Drums and dragons among projects vying for SciTec Marlborough fair


Year 6 pupil Gus Wilson shares his tips for a well-built drum set at the Springlands School SciTec fair.

Anthony Phelps/Stuff

Year 6 pupil Gus Wilson shares his tips for a well-built drum set at the Springlands School SciTec fair.

How could dragons breathe fire, are bigger parachutes better, and what is the perfect shape for a car ramp?

These are some of the tricky questions pupils at Springlands School set out to answer for their SciTec fair projects, presented in the school hall last week for judging.

Year 6 pupil Gus Wilson, 11, spoke about his work to design a homemade drum set. Gus was hoping to build one affordably, using eco-friendly materials, and his research included watching online tutorials and surveying his classmates.

After trialling and scoring three prototypes, he made a series of conclusions, including that a taut material such as animal skin was the best surface, and that bigger drums made more noise.

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Marlborough Girls’ College Year 12 Technology students Allie Treloar and Temiah Cyster, who came along with their classmates to act as judges for the day, said they were surprised and impressed by the quality of the presentations.

“Some of them have more passion than others, but the ideas are all so good,” Allie said.

Temiah said her favourite projects included a dog feeding alarm, which the team coded a programme for themselves, and an edible slime made of vegetables, to encourage picky eaters to eat their vegetables.

Marlborough Girls’ College Technology students Temiah Cyster, left, and Allie Treloar listen as Gus Wilson gives his presentation.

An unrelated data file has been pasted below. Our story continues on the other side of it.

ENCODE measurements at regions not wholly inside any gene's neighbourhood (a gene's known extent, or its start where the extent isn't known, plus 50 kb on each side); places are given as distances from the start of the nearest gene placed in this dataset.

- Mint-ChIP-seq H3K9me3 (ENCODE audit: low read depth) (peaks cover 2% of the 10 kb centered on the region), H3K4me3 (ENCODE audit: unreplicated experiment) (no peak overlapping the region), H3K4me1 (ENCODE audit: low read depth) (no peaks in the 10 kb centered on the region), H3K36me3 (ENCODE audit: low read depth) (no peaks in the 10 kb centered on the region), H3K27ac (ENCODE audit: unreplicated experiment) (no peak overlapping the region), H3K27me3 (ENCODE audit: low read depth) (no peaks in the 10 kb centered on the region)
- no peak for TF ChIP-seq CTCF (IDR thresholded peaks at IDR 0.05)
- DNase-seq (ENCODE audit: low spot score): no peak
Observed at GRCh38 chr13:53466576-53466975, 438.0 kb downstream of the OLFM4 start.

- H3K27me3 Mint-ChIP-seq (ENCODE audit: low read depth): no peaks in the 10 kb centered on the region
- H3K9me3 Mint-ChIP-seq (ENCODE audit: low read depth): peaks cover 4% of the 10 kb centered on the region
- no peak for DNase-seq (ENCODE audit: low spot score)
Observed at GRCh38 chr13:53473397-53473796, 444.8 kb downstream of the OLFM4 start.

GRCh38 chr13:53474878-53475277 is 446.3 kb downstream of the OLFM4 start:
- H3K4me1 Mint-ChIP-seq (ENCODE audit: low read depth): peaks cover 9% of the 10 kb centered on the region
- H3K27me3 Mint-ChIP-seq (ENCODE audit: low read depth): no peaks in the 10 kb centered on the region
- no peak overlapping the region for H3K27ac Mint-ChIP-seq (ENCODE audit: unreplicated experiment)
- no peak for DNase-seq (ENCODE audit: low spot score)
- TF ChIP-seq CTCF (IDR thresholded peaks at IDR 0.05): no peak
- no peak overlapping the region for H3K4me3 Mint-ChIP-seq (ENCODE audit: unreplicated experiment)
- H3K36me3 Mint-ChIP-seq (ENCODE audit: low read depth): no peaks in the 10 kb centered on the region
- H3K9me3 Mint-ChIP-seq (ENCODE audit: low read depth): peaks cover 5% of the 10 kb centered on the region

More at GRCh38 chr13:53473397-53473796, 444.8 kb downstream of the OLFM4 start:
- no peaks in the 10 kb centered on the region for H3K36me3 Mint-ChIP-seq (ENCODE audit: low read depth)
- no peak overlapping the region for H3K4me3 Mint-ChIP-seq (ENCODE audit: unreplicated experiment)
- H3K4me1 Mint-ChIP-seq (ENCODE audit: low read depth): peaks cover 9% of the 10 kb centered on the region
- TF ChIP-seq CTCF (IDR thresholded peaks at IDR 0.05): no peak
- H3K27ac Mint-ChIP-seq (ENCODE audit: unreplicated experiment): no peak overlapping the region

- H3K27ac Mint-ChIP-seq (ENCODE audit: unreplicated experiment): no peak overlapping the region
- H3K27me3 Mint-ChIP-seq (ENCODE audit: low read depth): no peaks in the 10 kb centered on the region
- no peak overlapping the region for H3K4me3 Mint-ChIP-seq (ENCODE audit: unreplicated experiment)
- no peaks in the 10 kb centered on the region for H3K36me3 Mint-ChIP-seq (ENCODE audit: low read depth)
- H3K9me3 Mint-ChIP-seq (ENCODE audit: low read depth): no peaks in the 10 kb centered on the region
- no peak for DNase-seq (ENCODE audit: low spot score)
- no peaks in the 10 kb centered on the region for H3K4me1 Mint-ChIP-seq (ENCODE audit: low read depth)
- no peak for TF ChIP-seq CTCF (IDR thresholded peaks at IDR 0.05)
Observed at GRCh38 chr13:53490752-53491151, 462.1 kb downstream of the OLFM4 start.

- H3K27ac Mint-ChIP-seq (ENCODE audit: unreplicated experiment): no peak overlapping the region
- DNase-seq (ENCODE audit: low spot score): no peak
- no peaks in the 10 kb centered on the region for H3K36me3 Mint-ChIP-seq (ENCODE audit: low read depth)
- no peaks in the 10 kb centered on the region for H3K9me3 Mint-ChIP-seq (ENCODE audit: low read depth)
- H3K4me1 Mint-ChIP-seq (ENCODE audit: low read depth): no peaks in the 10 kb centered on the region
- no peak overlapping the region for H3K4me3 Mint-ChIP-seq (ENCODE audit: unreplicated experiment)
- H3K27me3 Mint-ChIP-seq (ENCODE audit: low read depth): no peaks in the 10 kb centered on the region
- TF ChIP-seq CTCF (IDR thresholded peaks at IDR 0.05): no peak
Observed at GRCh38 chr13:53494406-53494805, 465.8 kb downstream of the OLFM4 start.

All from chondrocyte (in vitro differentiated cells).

Anthony Phelps/Stuff

Marlborough Girls’ College Technology students Temiah Cyster, left, and Allie Treloar listen as Gus Wilson gives his presentation.

“It’s so cool to see the future generation have such great ideas.”

SciTec chief judge Hugh Lensen said he was also very impressed by the standard. With 104 exhibitions, Springlands School was the biggest school fair he would attend for judging.

“It’s great to see questions like, how could dragons be able to fly – you think it sounds straightforward but they’ve really gone into the mechanics of it, the Bernoulli Effect … and even whether dragons could breathe fire, the scientific mechanisms that would allow that to happen.”

Chief judge Hugh Lensen discusses research about greenstone carvings with Year 5 pupil Max Mailer, 9.

Anthony Phelps/Stuff

Chief judge Hugh Lensen discusses research about greenstone carvings with Year 5 pupil Max Mailer, 9.

He also enjoyed the enthusiasm of the pupils, he said.

“The really small ones get so excited, and push each other out of the way to get the chance to tell you what they know.”

Lensen and his judges would review 407 exhibits from more than 700 students across the region, and the highest scoring projects would represent the school at the regional SciTec Fair next week.

The fair had been held annually since the 1960s and now ran as a partnership between the Blenheim Lions, school teachers and 29 community sponsors including major sponsor Marlborough Lines.

Springlands School organising teacher Leanne Guyton said the fair allowed the pupils to investigate something they were genuinely interested in, while following scientific processes.

“It’s also fabulous for learning about working with other people, and following a project through to completion. And they all look so cool at the end, and it’s neat to see how proud they are of what they’ve achieved.”

Last year the fair ran as a virtual fair due to Covid Alert Level 2, but was back as normal at Marlborough Lines Stadium 2000 next week.

The regional SciTec fair is held at the Marlborough Lines Stadium 2000, as pictured in 2017.

Ricky Wilson/Stuff

The regional SciTec fair is held at the Marlborough Lines Stadium 2000, as pictured in 2017.

The fair would get under way on Tuesday with a celebration involving more than 400 students.

While judging was still being completed, Lensen estimated more than 150 exhibits would be presented at the fair by about 250 students from 12 schools, as well as one home-schooled student.

The public are welcome to view the projects from 9am to 5pm on Wednesday, before a prize giving ceremony later that night.

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